Orbiting Space Drug Factory Denied Re-Entry to Earth

Orbiting Space Drug Factory Denied Re-Entry to Earth

The U.S. Air Force has denied permission to re-enter and land on a floating pharmaceutical factory that appears to have been orbiting Earth to produce zero-gravity medicine since June.

It was first reported tech crunchA space drug production capsule owned and operated by Varda Space Industries is conducting experiments to produce certain types of HIV drugs in a low-gravity environment. Varda announced on June 30 that it had successfully synthesized a vial of crystalline ritonavir, an HIV treatment drug.

“Recently, for the first time in history, in-orbit drug processing took place outside of a government-run space station,” Varda said in a post on his X account. “It appears that our ritonavir crystallization was nominal.”

The capsule was originally scheduled to return to Earth on July 17 to fortify newly synthesized crystals of the HIV treatment drug ritonavir, but that plan ended with them dancing around the post somewhat. For this reason, it was postponed until early September. X account.

“The original re-entry date of July 17 has been postponed due to work.” [with] Our government is working together to ensure that everyone is fully prepared,” Varda said in July. “Pharmacrystal on board is ready to go home!”

Provided by: Varda Space

Varda was subsequently denied permission to land at an Air Force training range in Utah for reasons the company did not disclose, but an Air Force spokesperson provided TechCrunch with the following statement regarding the incident:

“September 5th and 7th were their primary targets.Due to a comprehensive safety, risk and impact analysis, the request to use the Utah test and training range as a landing site will not be granted at this time. In a separate proceeding, the FAA has not granted re-entry clearance. All organizations will continue to explore recovery options.”

Varda also chose not to comment on why the September reentry date was rejected, saying in a short update that the capsule has enough resources to remain in space even longer if necessary. I just posted it to the X account.

“As a quick update, we are pleased to report that our spacecraft is healthy in all star systems. It was originally designed to remain in orbit for a full year if necessary. ” Varda said. “We look forward to continuing to work together.” [with] Our government partners will work to return our capsule to Earth as soon as possible. ”

Varda filed for reconsideration of the FAA’s decision on September 8, but the FAA only issued a brief statement to TechCrunch on the matter: The request for reconsideration is pending. ”

Ritonavir is not a new drug. It was first synthesized in 1989 and can be made on Earth. The novel part of what Varda is doing seems to be the way he carries out the crystallization process.

“Screening polymorphs, salts, and cocrystals in microgravity can lead to the discovery of new morphologies,” says an excerpt from Varda’s website. “The reduction in crystal growth rate results in the formation of high-quality single crystals that can be used for X-ray structure determination.”

The advantages of producing drugs in low gravity compared to producing drugs on Earth are a little beyond my simple journalistic abilities, but Varda explains the process. Website:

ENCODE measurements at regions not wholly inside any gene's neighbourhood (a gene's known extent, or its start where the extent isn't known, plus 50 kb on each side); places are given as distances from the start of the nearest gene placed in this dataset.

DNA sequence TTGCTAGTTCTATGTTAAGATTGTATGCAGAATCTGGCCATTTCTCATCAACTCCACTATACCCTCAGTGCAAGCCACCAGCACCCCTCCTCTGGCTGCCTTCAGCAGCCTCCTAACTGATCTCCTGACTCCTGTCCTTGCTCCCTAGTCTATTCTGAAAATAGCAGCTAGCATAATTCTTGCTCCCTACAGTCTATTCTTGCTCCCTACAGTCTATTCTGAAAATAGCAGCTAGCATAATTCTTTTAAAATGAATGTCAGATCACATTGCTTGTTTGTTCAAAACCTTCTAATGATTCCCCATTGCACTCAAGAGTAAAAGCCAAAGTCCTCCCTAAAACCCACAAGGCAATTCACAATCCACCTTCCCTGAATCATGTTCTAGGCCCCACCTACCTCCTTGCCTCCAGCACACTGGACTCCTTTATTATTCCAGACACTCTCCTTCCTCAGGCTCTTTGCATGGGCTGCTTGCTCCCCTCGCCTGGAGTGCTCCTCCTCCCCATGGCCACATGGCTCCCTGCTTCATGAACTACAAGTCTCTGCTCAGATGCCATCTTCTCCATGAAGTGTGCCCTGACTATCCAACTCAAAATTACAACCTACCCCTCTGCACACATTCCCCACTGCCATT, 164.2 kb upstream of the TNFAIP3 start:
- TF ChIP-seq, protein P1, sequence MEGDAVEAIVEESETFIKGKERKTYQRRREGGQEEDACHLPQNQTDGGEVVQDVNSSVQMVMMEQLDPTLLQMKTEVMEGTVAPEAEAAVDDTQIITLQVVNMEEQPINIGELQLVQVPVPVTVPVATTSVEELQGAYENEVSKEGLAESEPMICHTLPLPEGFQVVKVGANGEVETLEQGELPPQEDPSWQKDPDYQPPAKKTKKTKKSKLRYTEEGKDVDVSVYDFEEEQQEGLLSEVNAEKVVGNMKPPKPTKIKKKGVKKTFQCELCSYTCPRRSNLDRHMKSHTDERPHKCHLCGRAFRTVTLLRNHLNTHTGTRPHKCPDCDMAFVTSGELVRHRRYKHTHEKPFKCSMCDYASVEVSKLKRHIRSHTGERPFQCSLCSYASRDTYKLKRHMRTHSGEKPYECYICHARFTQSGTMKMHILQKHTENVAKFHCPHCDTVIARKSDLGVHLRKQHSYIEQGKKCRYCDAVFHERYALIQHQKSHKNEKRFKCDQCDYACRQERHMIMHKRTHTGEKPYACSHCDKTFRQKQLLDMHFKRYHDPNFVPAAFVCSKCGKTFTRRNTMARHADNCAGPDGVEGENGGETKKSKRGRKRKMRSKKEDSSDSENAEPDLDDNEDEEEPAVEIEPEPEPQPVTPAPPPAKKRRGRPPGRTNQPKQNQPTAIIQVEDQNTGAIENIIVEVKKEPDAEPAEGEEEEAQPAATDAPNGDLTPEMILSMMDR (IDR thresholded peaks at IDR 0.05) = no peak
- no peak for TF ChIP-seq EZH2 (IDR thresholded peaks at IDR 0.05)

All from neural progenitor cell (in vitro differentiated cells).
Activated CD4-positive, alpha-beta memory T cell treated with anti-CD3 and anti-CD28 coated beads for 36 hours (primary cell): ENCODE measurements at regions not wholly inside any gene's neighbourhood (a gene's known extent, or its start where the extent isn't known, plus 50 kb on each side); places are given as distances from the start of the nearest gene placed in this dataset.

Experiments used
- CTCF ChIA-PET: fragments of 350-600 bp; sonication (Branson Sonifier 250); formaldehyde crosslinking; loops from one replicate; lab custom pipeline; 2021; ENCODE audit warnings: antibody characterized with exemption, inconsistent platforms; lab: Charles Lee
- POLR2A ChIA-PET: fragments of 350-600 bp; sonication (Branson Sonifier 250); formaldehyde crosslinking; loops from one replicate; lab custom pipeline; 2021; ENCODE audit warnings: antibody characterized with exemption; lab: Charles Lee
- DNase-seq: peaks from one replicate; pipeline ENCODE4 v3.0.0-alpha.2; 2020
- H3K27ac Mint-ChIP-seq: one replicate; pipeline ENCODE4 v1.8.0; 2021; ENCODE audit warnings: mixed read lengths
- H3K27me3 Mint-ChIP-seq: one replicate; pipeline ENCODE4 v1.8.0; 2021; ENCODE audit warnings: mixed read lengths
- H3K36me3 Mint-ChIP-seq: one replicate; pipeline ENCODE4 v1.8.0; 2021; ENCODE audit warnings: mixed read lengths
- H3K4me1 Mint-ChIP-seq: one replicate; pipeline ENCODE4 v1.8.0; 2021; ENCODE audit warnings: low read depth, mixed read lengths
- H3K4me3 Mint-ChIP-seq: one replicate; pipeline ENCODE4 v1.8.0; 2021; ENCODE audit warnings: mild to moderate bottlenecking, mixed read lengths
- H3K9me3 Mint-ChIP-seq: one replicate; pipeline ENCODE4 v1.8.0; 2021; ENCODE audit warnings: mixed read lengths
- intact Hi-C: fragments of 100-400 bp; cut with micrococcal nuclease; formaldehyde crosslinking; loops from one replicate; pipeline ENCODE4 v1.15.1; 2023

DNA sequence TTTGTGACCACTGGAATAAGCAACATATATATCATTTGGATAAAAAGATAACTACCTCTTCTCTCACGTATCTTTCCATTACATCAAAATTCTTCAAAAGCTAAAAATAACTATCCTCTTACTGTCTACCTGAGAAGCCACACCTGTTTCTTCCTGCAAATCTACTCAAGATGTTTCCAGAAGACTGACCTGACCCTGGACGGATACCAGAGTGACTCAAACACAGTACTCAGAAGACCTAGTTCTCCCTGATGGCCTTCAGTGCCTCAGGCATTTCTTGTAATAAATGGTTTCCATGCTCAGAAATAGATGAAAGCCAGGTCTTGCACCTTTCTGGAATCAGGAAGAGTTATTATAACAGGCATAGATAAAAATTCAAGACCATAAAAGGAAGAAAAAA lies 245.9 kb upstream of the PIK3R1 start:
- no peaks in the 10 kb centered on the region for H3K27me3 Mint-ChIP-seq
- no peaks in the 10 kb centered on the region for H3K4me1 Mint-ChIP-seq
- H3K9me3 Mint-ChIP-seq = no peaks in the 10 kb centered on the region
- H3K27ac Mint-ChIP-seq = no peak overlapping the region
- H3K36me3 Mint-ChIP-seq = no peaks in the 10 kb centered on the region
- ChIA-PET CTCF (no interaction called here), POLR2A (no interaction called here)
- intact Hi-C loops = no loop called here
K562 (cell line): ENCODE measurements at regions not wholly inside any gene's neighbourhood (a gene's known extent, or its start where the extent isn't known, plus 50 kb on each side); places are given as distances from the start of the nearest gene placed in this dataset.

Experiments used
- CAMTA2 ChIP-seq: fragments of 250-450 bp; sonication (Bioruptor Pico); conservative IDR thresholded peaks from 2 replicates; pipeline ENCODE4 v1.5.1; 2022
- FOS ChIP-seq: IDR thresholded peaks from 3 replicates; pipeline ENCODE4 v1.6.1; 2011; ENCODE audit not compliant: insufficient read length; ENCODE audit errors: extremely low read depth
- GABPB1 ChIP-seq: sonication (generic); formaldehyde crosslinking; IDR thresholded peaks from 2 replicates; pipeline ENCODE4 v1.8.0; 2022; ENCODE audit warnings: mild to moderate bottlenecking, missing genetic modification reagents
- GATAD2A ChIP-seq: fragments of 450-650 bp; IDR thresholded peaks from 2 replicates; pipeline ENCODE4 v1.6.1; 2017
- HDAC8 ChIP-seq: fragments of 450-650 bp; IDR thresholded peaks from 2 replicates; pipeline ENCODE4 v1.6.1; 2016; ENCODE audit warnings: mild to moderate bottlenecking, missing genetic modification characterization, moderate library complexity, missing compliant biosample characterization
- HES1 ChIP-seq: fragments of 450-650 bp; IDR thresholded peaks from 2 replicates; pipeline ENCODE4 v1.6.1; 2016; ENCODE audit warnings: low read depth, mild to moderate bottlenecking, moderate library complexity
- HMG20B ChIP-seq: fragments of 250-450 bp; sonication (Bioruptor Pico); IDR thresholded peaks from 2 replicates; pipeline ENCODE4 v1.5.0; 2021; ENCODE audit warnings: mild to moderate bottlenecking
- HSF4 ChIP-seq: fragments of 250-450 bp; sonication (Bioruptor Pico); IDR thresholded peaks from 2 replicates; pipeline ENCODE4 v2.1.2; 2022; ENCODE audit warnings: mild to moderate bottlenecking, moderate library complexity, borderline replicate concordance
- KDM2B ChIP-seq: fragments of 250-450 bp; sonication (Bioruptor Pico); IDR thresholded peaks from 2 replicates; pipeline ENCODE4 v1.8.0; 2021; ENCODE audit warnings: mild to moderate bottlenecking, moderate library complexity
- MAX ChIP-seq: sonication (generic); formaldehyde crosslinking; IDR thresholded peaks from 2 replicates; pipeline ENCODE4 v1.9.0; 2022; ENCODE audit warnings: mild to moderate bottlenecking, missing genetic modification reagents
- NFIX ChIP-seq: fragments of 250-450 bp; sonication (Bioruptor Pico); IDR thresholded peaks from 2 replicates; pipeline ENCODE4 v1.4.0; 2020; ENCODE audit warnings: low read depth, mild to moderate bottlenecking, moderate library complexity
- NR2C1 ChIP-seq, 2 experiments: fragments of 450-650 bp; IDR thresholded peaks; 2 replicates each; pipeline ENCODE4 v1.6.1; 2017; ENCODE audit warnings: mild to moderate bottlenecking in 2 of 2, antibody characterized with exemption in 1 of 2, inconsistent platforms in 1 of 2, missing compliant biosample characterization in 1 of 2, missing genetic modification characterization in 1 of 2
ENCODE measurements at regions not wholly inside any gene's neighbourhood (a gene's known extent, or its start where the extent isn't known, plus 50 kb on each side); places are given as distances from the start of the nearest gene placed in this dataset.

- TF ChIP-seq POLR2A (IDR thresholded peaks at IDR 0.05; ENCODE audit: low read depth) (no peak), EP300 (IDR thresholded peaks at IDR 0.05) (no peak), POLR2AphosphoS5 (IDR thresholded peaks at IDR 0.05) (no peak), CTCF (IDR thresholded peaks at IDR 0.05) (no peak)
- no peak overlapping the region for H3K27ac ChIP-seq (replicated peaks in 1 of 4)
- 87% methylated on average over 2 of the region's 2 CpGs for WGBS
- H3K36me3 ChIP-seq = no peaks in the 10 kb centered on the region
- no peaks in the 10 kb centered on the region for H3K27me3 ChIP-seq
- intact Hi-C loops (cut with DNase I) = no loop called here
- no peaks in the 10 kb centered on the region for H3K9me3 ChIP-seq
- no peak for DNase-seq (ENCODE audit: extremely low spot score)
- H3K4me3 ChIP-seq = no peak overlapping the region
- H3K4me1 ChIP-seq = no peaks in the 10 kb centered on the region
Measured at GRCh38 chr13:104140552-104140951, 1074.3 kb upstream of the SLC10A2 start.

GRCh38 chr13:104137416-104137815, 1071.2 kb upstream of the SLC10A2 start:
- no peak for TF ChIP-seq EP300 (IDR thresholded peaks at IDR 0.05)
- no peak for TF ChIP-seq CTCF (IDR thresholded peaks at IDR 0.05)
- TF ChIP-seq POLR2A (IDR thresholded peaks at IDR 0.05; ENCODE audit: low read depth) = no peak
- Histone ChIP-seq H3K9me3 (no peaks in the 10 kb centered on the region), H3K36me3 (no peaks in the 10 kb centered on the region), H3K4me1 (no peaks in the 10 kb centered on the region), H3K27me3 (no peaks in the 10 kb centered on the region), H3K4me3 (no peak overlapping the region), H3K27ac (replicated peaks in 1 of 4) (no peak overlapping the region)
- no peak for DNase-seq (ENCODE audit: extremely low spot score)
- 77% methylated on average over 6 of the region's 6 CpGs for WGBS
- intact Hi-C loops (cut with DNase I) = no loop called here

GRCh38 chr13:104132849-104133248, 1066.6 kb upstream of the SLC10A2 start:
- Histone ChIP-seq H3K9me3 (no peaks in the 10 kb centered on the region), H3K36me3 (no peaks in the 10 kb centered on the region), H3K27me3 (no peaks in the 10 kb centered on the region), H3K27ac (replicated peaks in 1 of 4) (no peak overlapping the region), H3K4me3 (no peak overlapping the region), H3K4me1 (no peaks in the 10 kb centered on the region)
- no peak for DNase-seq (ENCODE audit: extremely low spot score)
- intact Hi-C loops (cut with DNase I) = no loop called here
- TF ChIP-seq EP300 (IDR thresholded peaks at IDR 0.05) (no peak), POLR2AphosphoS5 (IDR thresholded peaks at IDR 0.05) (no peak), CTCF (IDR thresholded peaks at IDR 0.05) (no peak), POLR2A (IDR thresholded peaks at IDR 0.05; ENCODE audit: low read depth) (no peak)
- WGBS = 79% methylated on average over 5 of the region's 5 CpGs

“Processing materials in microgravity, the near zero-gravity conditions found in space, provides a unique environment not available in terrestrial processing. These advantages arise primarily from the lack of convection and sedimentation. These effects are “trapped” in the material, usually through crystallization of the material, before being brought back to Earth. ”

The Air Force said it would continue to work with Varda and the FAA to bring the capsule safely back to Earth, but could not provide a projected date for reentry.

“Our goal at the Utah Test and Training Range is to continue to work with customers who require reentry missions in a safe, secure, and sustainable manner, and on this basis we build on Varda (and potentially future partners) ) can model investments, engagement, and activities,” the Air Force said. a spokesperson told TechCrunch. “We also emphasize that this is a whole-of-government and interagency process to set the right precedent for future activities like this.”

While I personally may not need ritonavir, I sincerely hope that humanity as a whole can pool its scientific knowledge to bring these space drugs safely back to Earth. Doing so would be a small step for humans, but it would be a giant leap towards trying “Martian LSD” or whatever it is in the near future. Just let me dream.

David B.
David B. stands out as an exceptional cannabis writer, skillfully navigating the intricate world of cannabis culture and industry. His insightful and well-researched articles provide a nuanced perspective on various aspects, from the therapeutic benefits to the evolving legal landscape. David's writing reflects a deep understanding of the plant's history, its diverse strains, and the ever-changing dynamics within the cannabis community. What sets him apart is his ability to break down complex topics into digestible pieces, making the information accessible to both seasoned enthusiasts and newcomers alike. With a keen eye for detail and a passion for the subject, David B. emerges as a reliable and engaging voice in the realm of cannabis literature.

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